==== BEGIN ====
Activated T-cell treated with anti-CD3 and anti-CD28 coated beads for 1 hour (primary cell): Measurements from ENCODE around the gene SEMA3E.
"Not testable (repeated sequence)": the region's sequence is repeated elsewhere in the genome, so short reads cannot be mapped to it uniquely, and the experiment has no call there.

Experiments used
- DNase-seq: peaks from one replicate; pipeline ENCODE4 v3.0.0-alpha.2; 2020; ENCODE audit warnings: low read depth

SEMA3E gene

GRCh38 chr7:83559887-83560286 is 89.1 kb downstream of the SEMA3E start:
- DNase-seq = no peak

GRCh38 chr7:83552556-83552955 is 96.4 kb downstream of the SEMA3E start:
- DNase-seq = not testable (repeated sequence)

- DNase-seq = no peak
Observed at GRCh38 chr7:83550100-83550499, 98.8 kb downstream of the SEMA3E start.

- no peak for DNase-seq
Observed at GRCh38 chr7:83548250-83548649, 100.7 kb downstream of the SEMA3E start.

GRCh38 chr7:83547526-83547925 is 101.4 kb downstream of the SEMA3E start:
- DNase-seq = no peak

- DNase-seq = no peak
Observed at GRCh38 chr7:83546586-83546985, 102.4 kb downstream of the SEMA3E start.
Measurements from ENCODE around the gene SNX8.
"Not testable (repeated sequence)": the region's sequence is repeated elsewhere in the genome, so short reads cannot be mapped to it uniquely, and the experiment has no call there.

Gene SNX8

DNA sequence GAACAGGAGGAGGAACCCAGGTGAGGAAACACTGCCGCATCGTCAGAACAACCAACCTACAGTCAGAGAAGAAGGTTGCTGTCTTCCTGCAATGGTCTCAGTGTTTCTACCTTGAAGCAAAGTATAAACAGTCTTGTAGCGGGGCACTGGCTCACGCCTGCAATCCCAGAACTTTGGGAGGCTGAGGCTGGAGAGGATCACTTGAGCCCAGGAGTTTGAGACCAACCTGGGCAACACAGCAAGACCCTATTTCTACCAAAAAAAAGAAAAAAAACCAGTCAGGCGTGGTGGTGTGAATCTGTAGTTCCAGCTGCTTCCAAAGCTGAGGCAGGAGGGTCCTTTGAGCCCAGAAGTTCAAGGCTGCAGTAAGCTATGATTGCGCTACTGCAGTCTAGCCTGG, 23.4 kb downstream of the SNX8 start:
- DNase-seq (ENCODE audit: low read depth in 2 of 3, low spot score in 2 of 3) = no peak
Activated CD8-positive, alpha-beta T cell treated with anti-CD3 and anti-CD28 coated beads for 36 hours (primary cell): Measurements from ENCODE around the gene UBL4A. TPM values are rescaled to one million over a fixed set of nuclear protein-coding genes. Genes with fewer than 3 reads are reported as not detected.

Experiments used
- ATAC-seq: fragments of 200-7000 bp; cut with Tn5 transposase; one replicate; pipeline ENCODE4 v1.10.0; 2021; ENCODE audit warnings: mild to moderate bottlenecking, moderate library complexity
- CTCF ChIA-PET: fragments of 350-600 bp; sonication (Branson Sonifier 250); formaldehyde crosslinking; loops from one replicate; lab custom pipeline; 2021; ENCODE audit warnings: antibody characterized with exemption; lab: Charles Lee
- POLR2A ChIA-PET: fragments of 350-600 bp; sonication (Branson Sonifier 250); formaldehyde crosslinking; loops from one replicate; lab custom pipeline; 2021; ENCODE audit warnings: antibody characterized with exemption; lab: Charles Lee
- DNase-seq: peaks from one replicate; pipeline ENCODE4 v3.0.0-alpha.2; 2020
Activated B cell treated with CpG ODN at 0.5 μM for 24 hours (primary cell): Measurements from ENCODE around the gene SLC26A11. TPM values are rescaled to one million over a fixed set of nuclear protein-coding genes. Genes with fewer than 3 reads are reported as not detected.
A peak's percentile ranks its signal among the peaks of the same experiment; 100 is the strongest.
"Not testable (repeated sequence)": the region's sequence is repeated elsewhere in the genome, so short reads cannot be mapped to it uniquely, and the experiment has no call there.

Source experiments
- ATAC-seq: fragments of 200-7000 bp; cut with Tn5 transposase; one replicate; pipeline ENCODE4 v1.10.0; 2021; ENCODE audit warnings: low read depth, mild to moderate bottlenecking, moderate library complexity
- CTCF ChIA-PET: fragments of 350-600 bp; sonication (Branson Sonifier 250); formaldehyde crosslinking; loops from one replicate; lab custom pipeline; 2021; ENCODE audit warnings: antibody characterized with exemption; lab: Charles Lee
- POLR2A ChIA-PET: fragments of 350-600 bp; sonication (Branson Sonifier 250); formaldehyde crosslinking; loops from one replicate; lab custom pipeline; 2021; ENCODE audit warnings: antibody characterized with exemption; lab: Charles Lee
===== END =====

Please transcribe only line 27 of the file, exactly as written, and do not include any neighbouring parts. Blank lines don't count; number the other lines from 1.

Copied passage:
- POLR2A ChIA-PET: fragments of 350-600 bp; sonication (Branson Sonifier 250); formaldehyde crosslinking; loops from one replicate; lab custom pipeline; 2021; ENCODE audit warnings: antibody characterized with exemption; lab: Charles Lee